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Bakewell and District Probus Club Aspects of Resuscitation




The yellow boxes affixed to buildings and other places, such as in redundant telephone boxes, are now a familiar sight in our towns and villages, and most people know that they contain defibrillators, but how many of us would know how to use one of these devices or would have the courage to face up to a situation in which one was urgently needed? It was to overcome this lack of knowledge and hesitancy that the Bakewell and District Probus Club devoted one of its meetings to a training session held by one of its members, John Gibson, assisted by his wife Jan, both of whom had been anaesthetists in their working lives.

John opened their presentation by quoting a number of sobering facts. A person experiencing a cardiac arrest when not in a hospital has a less than ten percent chance of surviving it if not treated promptly. And, of this number, 80% of incidents occur in the victim’s home, with only 20% in public places. Thus, it is advisable for all of us to be aware of the location of defibrillators, particularly those near to our homes because the use of this equipment can hugely increase the victim’s chances of survival. In addition, speed is of the essence – if deployed within the first minute a defibrillator can result in a 90% survival rate, but every minute’s delay thereafter will reduce this figure by 10%.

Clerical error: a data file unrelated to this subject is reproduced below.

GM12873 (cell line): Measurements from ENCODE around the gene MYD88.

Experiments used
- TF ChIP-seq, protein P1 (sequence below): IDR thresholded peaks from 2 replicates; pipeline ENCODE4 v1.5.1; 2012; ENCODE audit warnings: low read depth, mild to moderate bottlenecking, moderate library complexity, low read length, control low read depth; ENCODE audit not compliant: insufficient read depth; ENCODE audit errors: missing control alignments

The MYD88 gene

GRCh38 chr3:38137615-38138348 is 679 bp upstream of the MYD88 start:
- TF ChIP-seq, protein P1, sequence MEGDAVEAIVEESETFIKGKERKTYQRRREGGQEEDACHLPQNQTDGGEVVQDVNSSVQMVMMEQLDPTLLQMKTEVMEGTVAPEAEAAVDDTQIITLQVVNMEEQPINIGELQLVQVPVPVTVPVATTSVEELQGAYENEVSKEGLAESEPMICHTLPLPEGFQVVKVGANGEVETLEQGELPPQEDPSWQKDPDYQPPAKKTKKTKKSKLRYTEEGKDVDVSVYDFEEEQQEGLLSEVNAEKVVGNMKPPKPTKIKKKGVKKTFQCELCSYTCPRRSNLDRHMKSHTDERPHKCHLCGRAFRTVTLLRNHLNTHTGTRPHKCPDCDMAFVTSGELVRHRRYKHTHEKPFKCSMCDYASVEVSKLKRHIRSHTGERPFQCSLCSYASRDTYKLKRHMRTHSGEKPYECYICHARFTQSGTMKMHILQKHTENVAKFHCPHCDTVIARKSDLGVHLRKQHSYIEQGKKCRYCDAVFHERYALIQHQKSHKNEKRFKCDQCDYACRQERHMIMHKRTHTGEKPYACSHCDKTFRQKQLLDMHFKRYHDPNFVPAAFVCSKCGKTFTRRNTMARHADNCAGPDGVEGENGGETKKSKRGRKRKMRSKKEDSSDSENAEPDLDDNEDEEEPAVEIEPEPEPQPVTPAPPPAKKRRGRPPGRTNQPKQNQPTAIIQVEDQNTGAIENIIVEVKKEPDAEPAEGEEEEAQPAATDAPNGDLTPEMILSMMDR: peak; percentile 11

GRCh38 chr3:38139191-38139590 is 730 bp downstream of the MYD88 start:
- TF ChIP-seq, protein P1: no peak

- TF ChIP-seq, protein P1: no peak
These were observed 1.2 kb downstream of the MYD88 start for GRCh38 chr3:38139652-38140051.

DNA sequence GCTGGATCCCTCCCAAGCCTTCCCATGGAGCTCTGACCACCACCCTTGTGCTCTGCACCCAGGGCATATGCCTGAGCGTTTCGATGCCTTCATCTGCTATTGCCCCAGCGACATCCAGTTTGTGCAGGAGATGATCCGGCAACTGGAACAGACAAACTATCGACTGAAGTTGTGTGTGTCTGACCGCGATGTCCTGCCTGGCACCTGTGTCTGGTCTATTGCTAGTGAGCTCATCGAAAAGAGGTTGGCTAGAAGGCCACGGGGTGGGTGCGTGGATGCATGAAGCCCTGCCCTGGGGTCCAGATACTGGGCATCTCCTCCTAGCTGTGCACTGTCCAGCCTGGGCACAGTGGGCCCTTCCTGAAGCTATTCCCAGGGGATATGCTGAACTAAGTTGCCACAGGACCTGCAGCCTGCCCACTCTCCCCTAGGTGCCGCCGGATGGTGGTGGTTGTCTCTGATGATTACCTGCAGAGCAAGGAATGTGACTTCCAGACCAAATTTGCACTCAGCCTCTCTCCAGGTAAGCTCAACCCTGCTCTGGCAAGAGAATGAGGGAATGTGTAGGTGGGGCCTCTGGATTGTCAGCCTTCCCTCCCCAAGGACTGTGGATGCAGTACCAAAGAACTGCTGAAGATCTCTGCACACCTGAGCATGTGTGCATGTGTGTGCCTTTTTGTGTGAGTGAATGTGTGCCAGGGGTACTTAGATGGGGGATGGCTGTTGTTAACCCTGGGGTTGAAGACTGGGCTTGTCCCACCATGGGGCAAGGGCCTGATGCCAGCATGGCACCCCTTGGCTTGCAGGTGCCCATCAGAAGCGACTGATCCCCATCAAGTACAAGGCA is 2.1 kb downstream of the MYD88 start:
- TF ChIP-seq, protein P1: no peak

Clearly, in most situations, vital time would be lost before defibrillation could be started. The first course of action is to call 999 (or 112) for professional emergency help, with CPR (cardiopulmonary resuscitation) administered to the victim immediately, and continuously, until help arrives. With the aid of artificial dummies, the speaker demonstrated how to carry out CPR and gave individual ‘hands-on’ training to each member of his audience. He also recommended the on-line guidance to be found at https://www. bhf.org.uk/revivr

In order to explain, in detail, the procedure for using a defibrillator John handed over to Jan who had brought to the meeting a couple of the devices. As she pointed out, no medical training is needed for their use; only an ability to follow the simple step-by-step instructions given over the phone by the (999) emergency operator and, once deployed, within the equipment itself.

This was an extremely interesting and helpful meeting which left the audience with much useful knowledge of how to cope in an emergency of this type.

Details of the Bakewell and District Probus Club, including reports of earlier meetings, can be found on its website at www.bakewell probus.org


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